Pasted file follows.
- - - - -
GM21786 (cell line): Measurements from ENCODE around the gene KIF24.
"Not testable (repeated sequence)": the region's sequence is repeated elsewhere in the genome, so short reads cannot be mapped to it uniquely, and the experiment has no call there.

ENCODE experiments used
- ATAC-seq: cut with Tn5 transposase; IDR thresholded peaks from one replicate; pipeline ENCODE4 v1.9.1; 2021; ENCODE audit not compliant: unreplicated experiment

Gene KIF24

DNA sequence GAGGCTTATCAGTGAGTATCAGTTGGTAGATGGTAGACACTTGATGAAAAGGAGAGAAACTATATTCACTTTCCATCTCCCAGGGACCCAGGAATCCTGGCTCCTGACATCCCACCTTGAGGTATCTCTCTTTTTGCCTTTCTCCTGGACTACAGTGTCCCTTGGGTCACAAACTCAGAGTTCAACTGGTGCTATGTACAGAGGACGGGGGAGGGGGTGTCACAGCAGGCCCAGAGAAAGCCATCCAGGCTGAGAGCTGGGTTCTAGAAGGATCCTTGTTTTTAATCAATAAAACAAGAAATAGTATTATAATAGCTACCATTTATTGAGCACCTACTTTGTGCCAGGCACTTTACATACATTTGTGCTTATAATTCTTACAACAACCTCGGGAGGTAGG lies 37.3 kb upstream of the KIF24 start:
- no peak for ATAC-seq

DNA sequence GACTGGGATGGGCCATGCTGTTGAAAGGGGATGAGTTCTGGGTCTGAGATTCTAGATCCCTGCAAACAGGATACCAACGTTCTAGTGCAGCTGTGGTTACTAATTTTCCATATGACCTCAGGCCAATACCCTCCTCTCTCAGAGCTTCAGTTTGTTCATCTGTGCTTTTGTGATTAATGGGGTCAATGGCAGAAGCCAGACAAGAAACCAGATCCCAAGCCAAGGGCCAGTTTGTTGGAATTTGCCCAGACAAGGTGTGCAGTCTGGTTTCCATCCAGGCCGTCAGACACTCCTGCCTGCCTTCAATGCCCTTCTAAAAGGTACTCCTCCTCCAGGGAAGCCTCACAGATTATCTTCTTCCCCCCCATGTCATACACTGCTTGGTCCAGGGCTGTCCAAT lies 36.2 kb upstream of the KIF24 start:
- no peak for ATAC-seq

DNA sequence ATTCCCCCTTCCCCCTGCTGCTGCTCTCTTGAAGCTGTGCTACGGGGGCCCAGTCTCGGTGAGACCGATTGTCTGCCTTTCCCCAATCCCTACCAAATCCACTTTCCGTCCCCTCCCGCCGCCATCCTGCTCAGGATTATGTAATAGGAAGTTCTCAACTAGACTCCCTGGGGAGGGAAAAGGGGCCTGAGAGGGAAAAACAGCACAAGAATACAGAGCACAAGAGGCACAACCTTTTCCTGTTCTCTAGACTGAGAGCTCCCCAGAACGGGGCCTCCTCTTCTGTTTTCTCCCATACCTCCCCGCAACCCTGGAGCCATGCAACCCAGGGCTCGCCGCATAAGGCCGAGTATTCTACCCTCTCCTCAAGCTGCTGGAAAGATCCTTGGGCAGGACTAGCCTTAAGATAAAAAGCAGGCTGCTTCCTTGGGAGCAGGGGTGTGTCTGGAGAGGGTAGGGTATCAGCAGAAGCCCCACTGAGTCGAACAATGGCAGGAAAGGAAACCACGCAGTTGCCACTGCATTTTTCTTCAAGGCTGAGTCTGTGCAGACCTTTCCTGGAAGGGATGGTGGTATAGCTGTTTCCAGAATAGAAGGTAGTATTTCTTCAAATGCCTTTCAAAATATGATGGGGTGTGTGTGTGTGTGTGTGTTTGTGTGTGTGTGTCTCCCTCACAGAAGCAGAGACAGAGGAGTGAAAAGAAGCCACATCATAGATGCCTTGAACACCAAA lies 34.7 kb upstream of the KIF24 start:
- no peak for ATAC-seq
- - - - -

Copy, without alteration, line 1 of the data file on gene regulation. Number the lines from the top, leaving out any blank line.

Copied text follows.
GM21786 (cell line): Measurements from ENCODE around the gene KIF24.